Correcting Neutron Dosimetry Records for Epidemiology. Part II: Dose Imputation and Uncertainty
D.J. Strom; R.I. Scherpelz; J.J. Fix; and R.J. Traub (Pacific Northwest National Laboratory)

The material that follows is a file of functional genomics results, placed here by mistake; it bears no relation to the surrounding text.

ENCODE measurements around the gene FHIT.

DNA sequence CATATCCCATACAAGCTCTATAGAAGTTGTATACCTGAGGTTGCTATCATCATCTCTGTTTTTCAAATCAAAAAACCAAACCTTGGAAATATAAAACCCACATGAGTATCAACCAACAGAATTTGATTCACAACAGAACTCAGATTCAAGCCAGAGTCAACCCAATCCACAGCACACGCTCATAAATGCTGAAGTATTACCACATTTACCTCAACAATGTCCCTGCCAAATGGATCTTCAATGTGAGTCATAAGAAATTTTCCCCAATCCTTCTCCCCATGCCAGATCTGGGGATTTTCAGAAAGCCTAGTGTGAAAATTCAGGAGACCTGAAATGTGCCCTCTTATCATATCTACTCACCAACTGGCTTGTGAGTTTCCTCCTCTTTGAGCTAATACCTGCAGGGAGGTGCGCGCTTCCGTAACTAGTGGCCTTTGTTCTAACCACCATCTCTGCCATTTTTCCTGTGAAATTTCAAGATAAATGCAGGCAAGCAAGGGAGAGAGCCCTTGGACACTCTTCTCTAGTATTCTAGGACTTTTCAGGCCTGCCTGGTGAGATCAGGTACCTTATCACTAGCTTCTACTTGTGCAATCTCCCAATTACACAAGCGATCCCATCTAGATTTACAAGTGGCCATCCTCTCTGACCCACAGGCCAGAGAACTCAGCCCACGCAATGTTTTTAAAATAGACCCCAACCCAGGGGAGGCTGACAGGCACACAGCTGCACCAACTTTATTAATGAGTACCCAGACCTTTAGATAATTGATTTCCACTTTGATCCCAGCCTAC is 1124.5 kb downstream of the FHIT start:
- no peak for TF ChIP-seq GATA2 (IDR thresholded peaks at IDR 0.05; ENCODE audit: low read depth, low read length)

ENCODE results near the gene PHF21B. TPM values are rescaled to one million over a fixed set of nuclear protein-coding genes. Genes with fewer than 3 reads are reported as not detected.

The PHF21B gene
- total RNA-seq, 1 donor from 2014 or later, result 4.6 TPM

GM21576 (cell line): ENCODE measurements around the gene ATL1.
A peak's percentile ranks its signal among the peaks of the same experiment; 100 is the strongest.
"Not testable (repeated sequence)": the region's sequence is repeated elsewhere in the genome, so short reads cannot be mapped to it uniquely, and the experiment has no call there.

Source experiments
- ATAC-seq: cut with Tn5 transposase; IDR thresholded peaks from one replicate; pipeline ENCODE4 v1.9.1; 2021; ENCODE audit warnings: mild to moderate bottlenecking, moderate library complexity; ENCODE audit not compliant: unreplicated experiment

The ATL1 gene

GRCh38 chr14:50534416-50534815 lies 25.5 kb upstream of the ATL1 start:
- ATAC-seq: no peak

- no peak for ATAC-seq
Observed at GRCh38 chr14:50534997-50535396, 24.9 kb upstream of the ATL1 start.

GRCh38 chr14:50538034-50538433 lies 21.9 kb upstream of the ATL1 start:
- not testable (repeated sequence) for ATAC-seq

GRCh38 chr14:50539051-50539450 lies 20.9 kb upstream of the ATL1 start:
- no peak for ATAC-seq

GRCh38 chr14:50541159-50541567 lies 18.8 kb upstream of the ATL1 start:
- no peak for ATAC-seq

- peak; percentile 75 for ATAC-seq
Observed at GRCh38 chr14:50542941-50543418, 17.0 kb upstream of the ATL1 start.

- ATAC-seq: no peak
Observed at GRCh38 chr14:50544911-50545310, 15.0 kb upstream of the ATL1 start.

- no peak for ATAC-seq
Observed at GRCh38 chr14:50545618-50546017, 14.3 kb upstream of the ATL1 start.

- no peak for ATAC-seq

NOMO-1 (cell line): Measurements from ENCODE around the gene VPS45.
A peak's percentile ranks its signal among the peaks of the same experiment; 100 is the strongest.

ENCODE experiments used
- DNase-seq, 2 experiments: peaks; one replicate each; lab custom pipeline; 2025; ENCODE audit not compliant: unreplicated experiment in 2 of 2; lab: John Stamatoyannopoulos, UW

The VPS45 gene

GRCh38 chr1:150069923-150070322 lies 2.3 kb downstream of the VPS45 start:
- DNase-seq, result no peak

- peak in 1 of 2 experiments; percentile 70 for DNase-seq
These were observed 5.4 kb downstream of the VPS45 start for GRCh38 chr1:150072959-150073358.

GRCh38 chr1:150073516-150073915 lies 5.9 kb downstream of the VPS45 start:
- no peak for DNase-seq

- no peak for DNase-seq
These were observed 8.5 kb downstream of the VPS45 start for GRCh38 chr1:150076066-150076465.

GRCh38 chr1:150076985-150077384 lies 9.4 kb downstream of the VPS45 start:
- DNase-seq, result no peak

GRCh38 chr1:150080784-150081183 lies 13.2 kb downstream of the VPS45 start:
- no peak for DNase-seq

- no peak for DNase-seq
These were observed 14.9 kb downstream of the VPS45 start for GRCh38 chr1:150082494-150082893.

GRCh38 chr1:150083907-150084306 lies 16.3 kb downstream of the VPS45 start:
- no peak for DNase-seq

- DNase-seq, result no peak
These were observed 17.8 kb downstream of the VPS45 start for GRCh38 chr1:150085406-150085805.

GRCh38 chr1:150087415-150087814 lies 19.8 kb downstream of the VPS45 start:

The use of occupational radiation monitoring records as a basis for developing a quantitative exposure variable for epidemiologic research presents an ongoing challenge. The challenge is much greater for neutron radiation than for photons or electrons, since neutron measurement technologies have evolved from wholly inadequate in the 1940s, through marginal for fast neutrons during the 1950s and 1960s using NTA film, through barely tolerable with the advent of thermoluminescent neutron dosimeter (TLND) technology in the early 1970s, to modern multi-element TLND technology available today. In a previous paper, we defined dosimeter technology combinations as a dosimeter type used in conjunction with a calibration neutron energy spectrum, a workplace neutron energy spectrum, and a recorded quantity. In that paper, bias factors were presented for each dosimetry technology combination. In this paper, we present methods to impute doses for workers for whom measurements were not made or were inadequate. Imputation is based on work histories and neutron-to-gamma ratios. Those ratios result in large uncertainties because they typically were measured the first year that TLND was introduced. Asymmetric, lognormally-distributed uncertainty factors are developed to account for uncertainties in dosimeter response, neutron energy spectrum, and irradiation geometry; how well the ICRP-74 phantom represents each individual; and data censoring, imputation, and lost or damaged dosimeters. Ordinal confidence categories are also developed to flag imputed doses and inconsistent or otherwise suspicious results. *Pacific Northwest National Laboratory is operated for the U.S. Department of Energy by Battelle under Contract DE-AC06-76RLO 1830.